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CONSTRUCTION WORKER

Pros And Cons

One of the benefits of becoming a construction worker is that you'll be able to use your skills wherever you go. The construction industry exists in every state, in every town in the United States and Canada, and beyond. Not only will you have the advantage of job security, but you'll also be paid well for your hard work. Since construction workers are mainly self-employed, you also may have a great boss: yourself! Many people only wish they had the freedom to choose when—and on what jobs—they work. Luckily, for those in this industry, there are many perks.

The downside to being a construction worker is the strenuous physical work. Building big structures requires carrying large, and sometimes heavy, equipment and materials. Construction workers must be physically fit, since their work requires heavy lifting and carrying. In addition to being strong, they have to have stamina, or the ability to perform physically demanding tasks for a long period of time.

Do you like the outdoors? Many construction jobs require workers to perform their duties outside, especially if the job involves the construction of a road or bridge. In the sweltering heat of summer or the extreme cold of winter, these may not be the most appealing work conditions.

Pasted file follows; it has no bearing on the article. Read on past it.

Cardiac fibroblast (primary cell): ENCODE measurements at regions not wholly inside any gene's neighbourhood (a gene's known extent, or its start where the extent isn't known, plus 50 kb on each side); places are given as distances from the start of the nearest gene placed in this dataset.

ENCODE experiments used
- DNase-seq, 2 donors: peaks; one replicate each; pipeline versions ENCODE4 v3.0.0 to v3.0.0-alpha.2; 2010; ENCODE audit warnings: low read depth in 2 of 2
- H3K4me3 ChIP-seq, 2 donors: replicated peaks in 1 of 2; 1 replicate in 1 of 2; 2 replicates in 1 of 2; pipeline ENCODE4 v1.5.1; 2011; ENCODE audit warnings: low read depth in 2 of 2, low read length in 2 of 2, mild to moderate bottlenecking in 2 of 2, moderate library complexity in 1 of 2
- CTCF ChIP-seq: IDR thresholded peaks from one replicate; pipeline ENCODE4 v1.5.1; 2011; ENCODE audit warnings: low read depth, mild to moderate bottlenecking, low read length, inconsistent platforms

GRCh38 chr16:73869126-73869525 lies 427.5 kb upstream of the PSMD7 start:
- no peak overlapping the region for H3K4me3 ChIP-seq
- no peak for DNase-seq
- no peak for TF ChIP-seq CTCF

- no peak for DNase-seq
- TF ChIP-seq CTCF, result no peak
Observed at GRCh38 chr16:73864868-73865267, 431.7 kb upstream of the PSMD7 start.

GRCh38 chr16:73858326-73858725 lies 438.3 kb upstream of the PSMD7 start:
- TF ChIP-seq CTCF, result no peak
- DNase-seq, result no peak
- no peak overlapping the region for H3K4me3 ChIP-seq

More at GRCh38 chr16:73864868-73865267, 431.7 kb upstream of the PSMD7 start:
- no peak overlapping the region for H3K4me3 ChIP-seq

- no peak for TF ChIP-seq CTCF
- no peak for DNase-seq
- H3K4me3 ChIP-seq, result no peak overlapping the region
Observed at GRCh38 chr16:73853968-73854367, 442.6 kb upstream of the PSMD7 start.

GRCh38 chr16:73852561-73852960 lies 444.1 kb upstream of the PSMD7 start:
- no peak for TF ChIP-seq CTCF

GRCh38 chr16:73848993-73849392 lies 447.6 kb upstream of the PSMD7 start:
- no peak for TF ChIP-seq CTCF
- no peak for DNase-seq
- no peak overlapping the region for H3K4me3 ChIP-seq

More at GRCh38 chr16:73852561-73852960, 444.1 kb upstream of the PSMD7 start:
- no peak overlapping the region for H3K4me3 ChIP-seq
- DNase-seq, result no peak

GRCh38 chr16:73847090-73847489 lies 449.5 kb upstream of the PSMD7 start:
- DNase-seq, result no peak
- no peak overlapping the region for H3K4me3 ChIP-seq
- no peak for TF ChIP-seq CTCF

Did You Know?

According to the Bureau of Labor Statistics, 10 percent of all workers in the construction industry are female. Within this field, 886,000 workers are women. The National Association of Women in Construction (NAWIC) was founded in 1953 by a group of sixteen female construction workers. Their membership has risen to 6,000, and they have chapters all over the United States and in parts of Canada. So, if you think that construction work is reserved for men, think again!

Fun Fact

The Empire State Building stands 1,454 feet tall. When it was built in 1931, there were 3,000 construction men working at once! The building, which is one of the world's tallest and often referred to as the eighth wonder of the world, is composed of approximately 10,000 bricks. It took seven million man-hours to build!

Another downside to working in the construction industry is that it can be dangerous. Many of the tools that are used to build things can be harmful if used incorrectly or if there is an accident. Injured construction workers often are forced to find a new way to make a living. This is why it's so important to be properly trained.

The things that are built by construction workers stand for a very long time. People rely on construction workers to build them comfortable homes, safe roads and bridges, and strong buildings that will be admired and used for years to come.

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Job Descriptions and Careers, Career and Job Opportunities, Career Search, and Career Choices and ProfilesCool Careers Without CollegeCONSTRUCTION WORKER - Job Duties, Education And Training, Pros And Cons, Did You Know?, For More Information - Salary